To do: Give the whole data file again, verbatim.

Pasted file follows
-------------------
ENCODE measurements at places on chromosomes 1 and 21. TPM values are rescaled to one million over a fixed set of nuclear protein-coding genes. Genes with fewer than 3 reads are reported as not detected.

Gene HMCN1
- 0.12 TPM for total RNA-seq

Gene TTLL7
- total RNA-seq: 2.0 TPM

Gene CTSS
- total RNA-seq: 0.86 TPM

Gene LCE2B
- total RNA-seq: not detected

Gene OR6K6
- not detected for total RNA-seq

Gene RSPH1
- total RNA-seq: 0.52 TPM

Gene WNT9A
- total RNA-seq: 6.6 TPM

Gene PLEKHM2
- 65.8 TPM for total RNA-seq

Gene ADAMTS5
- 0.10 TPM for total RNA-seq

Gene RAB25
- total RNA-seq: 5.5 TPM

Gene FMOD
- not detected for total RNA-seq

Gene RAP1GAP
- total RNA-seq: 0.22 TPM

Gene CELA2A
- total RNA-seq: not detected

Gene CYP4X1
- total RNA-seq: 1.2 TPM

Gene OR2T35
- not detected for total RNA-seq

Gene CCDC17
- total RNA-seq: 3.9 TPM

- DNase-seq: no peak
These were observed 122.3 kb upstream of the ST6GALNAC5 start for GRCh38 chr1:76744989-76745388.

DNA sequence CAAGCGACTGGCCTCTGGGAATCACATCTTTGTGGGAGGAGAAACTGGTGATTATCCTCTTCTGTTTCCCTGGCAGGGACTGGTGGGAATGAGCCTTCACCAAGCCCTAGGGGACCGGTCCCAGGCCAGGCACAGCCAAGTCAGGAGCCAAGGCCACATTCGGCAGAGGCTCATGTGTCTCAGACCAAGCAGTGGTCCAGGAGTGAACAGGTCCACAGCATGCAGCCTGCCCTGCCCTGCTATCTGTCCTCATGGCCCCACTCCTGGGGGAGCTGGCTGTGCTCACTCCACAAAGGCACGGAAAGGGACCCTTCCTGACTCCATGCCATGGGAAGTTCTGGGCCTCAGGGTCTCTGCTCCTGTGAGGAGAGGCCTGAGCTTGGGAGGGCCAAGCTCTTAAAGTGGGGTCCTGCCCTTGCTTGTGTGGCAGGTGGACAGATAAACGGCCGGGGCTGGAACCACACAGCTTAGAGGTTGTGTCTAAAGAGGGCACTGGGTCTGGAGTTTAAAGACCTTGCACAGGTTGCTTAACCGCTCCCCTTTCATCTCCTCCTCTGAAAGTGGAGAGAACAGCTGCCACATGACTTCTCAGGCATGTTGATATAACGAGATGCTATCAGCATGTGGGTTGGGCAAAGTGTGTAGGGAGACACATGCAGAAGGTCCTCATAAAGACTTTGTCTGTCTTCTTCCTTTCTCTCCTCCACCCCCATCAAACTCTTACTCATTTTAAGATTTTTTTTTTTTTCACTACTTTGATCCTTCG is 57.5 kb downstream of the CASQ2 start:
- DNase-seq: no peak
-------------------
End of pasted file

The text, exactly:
ENCODE measurements at places on chromosomes 1 and 21. TPM values are rescaled to one million over a fixed set of nuclear protein-coding genes. Genes with fewer than 3 reads are reported as not detected.

Gene HMCN1
- 0.12 TPM for total RNA-seq

Gene TTLL7
- total RNA-seq: 2.0 TPM

Gene CTSS
- total RNA-seq: 0.86 TPM

Gene LCE2B
- total RNA-seq: not detected

Gene OR6K6
- not detected for total RNA-seq

Gene RSPH1
- total RNA-seq: 0.52 TPM

Gene WNT9A
- total RNA-seq: 6.6 TPM

Gene PLEKHM2
- 65.8 TPM for total RNA-seq

Gene ADAMTS5
- 0.10 TPM for total RNA-seq

Gene RAB25
- total RNA-seq: 5.5 TPM

Gene FMOD
- not detected for total RNA-seq

Gene RAP1GAP
- total RNA-seq: 0.22 TPM

Gene CELA2A
- total RNA-seq: not detected

Gene CYP4X1
- total RNA-seq: 1.2 TPM

Gene OR2T35
- not detected for total RNA-seq

Gene CCDC17
- total RNA-seq: 3.9 TPM

- DNase-seq: no peak
These were observed 122.3 kb upstream of the ST6GALNAC5 start for GRCh38 chr1:76744989-76745388.

DNA sequence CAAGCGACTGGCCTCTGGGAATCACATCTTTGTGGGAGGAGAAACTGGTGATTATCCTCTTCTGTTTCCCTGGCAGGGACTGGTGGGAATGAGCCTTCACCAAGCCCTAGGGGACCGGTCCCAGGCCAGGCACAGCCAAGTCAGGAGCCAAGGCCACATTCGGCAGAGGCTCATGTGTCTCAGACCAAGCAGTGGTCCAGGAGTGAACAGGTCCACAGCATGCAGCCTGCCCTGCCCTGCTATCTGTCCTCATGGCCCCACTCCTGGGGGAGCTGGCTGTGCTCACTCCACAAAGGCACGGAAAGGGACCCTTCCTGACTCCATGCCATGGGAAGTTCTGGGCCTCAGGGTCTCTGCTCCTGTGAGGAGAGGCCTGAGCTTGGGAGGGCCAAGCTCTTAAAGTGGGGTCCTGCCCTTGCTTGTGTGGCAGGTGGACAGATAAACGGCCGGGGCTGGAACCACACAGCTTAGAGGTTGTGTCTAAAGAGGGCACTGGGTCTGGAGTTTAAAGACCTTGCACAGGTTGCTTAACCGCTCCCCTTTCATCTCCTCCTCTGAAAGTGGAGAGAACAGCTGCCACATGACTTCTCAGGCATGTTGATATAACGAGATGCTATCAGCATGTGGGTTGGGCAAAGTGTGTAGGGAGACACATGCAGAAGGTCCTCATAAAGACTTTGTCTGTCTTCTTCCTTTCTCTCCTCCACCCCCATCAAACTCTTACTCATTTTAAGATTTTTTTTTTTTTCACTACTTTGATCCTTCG is 57.5 kb downstream of the CASQ2 start:
- DNase-seq: no peak